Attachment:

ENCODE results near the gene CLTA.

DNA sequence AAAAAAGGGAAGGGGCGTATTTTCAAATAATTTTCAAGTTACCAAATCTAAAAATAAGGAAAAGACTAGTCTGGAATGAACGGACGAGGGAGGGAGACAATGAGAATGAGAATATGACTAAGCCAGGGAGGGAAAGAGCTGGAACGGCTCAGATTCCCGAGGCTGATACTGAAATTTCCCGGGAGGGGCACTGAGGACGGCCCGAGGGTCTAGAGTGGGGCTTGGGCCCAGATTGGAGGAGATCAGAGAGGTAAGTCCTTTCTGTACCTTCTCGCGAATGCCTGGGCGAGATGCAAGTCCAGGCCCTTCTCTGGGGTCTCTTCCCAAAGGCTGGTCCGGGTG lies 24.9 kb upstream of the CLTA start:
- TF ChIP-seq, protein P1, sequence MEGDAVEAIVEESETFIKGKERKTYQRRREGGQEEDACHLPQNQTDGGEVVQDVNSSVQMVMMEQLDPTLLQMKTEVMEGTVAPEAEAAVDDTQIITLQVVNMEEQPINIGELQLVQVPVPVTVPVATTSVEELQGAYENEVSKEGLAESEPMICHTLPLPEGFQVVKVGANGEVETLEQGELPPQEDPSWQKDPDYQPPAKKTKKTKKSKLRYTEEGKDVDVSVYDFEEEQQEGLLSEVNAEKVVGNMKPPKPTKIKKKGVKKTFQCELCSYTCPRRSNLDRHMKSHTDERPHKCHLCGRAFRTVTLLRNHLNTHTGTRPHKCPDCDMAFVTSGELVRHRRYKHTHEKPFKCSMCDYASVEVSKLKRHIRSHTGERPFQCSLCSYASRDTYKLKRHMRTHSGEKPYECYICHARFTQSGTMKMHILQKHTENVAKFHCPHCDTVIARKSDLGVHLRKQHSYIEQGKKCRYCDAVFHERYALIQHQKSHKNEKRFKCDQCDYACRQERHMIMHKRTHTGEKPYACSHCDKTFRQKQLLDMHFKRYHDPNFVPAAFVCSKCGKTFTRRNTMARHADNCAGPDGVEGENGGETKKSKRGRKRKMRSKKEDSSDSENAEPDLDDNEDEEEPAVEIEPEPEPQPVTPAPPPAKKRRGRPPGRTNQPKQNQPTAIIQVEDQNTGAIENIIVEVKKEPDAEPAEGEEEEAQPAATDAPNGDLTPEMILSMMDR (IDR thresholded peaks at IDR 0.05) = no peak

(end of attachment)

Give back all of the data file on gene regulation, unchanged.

ENCODE results near the gene CLTA.

DNA sequence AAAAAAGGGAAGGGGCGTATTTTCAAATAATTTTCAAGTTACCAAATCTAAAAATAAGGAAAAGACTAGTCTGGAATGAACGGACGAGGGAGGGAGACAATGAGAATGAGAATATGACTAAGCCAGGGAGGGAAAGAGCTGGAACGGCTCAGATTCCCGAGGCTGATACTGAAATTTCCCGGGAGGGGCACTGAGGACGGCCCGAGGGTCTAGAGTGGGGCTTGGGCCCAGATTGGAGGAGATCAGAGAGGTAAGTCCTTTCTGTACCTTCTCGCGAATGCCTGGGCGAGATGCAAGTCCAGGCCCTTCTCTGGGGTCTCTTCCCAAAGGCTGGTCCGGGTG lies 24.9 kb upstream of the CLTA start:
- TF ChIP-seq, protein P1, sequence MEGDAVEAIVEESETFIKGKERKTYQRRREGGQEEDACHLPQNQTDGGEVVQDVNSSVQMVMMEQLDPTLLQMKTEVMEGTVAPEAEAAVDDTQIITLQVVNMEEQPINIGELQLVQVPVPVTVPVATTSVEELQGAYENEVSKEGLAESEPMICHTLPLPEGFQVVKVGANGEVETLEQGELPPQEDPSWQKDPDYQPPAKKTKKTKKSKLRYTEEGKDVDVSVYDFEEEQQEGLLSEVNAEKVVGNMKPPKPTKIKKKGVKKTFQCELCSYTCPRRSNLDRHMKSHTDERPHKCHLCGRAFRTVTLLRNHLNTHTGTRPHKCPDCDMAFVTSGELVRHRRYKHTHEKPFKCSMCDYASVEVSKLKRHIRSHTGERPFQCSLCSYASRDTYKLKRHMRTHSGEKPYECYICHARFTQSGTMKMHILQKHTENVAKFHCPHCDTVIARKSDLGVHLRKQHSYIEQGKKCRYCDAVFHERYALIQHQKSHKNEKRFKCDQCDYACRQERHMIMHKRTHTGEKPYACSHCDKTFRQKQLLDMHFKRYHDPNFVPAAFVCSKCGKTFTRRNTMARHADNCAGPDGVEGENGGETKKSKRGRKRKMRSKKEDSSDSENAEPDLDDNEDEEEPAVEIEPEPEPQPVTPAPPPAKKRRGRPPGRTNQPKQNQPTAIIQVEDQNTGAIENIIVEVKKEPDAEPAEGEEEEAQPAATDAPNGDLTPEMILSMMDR (IDR thresholded peaks at IDR 0.05) = no peak